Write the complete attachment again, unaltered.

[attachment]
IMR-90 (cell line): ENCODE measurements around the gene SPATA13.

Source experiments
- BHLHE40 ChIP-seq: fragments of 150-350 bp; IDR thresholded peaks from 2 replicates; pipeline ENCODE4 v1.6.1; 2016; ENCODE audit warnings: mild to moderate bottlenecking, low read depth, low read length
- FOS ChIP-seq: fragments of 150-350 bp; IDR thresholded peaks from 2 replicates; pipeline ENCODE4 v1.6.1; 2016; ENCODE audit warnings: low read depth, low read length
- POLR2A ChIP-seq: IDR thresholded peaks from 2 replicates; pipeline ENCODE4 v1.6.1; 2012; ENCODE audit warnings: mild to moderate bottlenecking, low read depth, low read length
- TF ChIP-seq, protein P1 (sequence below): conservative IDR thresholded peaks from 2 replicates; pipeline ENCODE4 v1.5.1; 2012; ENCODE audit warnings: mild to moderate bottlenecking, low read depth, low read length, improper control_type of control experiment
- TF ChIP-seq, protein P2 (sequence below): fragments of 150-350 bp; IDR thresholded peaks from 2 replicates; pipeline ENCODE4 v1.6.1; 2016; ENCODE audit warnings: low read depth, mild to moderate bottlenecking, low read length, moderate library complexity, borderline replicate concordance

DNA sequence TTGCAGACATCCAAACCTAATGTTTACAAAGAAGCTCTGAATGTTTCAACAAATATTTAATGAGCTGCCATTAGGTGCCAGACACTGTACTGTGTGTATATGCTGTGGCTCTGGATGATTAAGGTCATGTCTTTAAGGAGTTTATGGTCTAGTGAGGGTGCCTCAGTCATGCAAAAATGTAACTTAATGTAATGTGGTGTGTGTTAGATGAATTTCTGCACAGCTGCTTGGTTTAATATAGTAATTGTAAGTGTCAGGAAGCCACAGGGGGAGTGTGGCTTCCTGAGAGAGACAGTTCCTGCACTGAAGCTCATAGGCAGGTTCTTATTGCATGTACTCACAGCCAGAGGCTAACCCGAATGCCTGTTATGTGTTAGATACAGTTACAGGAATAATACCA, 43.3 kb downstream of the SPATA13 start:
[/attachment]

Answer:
IMR-90 (cell line): ENCODE measurements around the gene SPATA13.

Source experiments
- BHLHE40 ChIP-seq: fragments of 150-350 bp; IDR thresholded peaks from 2 replicates; pipeline ENCODE4 v1.6.1; 2016; ENCODE audit warnings: mild to moderate bottlenecking, low read depth, low read length
- FOS ChIP-seq: fragments of 150-350 bp; IDR thresholded peaks from 2 replicates; pipeline ENCODE4 v1.6.1; 2016; ENCODE audit warnings: low read depth, low read length
- POLR2A ChIP-seq: IDR thresholded peaks from 2 replicates; pipeline ENCODE4 v1.6.1; 2012; ENCODE audit warnings: mild to moderate bottlenecking, low read depth, low read length
- TF ChIP-seq, protein P1 (sequence below): conservative IDR thresholded peaks from 2 replicates; pipeline ENCODE4 v1.5.1; 2012; ENCODE audit warnings: mild to moderate bottlenecking, low read depth, low read length, improper control_type of control experiment
- TF ChIP-seq, protein P2 (sequence below): fragments of 150-350 bp; IDR thresholded peaks from 2 replicates; pipeline ENCODE4 v1.6.1; 2016; ENCODE audit warnings: low read depth, mild to moderate bottlenecking, low read length, moderate library complexity, borderline replicate concordance

DNA sequence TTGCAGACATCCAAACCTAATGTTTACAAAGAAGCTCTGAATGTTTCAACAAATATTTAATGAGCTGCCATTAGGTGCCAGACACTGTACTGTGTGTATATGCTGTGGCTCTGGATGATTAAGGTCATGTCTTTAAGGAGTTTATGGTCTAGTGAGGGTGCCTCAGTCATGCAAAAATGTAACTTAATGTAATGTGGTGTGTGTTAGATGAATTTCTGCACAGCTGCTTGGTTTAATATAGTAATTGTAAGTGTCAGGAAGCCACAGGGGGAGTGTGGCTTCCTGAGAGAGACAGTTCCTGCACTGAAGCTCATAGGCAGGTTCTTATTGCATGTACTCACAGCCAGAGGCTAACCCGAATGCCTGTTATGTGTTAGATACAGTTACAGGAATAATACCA, 43.3 kb downstream of the SPATA13 start: